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Thanks Harriet.I have a question for the board. Once you hook a fish undersail,what do you do? do you try to slow the boat,or do you just reel in the fish at the risk of loosing it? trolling under sail is going to be a brand new adventure for us,used to be a power guy who just saw the light.....it is never too late.
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Old 13-07-2006, 12:33   #9
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If you hate blood on your boat do this,,,,when you gaft the fish, lift it up and re hook it throuh the gils and out the mouth with one of those stainless steel spearfish divers hook,, looks like a giant safety pin,,close the hook and toss it back into the sea with a lenght of line attached . After about 20 minutes the fish has died and bled out.

Never stop the boat when a fish is on, if under sail slow it the best you can.

Wallmart sells cedar plugs and the wood color is good,,,but the plug has to be at least 150 to 200 feet back,,,tuna dive deep when they sence your boat and come back up once the boat passes.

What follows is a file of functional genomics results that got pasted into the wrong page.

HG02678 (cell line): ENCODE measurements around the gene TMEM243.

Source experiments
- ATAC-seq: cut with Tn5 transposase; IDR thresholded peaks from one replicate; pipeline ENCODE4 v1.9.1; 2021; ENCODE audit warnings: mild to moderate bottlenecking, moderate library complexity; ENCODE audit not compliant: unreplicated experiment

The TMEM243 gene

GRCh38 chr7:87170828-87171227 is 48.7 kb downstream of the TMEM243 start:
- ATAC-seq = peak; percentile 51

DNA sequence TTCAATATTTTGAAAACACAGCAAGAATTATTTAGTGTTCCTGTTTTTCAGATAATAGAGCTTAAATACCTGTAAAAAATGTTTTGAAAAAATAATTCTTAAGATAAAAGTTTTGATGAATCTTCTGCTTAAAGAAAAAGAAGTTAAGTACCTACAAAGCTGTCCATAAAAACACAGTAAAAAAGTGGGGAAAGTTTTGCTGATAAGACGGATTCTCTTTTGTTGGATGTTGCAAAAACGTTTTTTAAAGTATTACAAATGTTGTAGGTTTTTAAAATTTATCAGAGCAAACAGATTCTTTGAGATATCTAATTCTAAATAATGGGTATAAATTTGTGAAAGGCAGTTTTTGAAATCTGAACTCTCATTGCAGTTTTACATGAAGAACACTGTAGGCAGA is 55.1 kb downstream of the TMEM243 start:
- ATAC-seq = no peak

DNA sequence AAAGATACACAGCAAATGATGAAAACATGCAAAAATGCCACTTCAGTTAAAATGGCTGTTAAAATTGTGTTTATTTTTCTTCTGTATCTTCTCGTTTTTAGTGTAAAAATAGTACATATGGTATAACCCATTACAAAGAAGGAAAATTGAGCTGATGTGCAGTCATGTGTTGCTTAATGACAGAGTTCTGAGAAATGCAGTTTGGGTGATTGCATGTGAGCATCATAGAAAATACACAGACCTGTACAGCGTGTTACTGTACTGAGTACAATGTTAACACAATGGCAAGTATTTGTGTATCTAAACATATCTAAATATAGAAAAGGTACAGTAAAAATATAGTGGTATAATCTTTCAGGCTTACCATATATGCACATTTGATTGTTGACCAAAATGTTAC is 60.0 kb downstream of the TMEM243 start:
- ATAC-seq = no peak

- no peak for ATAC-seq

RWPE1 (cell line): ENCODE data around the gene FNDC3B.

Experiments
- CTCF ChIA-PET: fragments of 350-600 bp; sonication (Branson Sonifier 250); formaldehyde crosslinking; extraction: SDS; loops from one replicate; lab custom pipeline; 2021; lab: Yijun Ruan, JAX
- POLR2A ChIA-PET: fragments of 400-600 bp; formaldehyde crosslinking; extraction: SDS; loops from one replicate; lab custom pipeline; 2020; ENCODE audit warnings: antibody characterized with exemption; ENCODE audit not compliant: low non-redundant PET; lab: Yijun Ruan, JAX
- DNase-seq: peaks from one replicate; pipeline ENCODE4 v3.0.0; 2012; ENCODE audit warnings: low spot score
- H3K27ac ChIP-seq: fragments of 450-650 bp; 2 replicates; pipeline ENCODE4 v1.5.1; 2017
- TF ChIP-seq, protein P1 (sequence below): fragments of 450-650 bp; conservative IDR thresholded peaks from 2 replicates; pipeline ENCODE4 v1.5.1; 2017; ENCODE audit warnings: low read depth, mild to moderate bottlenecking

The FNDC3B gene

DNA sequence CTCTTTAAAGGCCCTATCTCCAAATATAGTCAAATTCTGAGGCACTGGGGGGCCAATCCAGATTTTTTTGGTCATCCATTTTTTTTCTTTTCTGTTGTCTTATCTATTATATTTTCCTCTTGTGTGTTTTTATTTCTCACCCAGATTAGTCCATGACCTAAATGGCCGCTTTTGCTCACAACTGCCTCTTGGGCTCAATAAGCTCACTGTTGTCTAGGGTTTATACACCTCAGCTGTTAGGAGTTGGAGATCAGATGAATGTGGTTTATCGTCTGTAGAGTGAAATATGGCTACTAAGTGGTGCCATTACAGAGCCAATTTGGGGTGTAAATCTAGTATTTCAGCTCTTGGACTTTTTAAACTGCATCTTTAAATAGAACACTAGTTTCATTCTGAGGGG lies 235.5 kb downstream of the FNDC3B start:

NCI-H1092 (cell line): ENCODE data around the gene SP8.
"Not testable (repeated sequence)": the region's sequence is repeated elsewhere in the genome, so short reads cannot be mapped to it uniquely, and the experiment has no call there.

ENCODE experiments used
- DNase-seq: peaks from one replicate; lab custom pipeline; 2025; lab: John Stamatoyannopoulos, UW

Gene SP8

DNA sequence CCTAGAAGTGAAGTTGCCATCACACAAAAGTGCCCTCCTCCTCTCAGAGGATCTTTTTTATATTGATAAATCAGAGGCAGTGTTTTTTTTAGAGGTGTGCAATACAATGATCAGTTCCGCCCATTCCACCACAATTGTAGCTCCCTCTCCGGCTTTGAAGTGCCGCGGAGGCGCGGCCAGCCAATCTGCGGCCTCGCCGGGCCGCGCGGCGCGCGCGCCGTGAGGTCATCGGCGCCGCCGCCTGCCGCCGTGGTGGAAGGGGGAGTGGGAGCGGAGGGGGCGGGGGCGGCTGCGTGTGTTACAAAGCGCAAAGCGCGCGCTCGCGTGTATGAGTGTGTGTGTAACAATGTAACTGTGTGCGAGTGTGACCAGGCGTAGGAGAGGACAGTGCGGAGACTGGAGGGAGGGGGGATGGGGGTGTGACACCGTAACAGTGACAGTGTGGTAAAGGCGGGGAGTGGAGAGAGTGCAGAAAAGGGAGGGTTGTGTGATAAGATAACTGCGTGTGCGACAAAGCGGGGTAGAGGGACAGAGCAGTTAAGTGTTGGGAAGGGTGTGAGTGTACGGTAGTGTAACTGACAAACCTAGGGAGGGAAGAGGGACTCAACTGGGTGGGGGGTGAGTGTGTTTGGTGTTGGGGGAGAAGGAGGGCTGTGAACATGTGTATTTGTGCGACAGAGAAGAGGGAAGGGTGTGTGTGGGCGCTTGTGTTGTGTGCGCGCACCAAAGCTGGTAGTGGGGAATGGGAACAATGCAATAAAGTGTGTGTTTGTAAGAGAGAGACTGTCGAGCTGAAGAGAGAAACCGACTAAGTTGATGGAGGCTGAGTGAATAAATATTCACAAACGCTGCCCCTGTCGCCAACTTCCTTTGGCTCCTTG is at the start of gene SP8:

I have a actual rocket launcher on my cat (rod holder and swival gimbal to fight fish) and I also have electric reels for push button because I fish in rough seas and it is much safer and I deep drop fish for snapper and grouper in the 600ft range.
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Old 14-07-2006, 03:05   #10
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Quote:
Originally Posted by craig boorman
...when you gaft the fish, lift it up and re hook it throuh the gils and out the mouth with one of those stainless steel spearfish divers hook,, looks like a giant safety pin,,close the hook and toss it back into the sea with a lenght of line attached . After about 20 minutes the fish has died and bled out...
Which will usually turn your intended lunch into shark (or 'cuda) "bait". The practice is often called "trolling".
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Old 14-07-2006, 08:16   #11
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Actually Gord, I drag the caught fish very close to the boat and in 8 years of doing this I have never lost a fish to a shark or cuda.
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Old 25-08-2006, 10:40   #12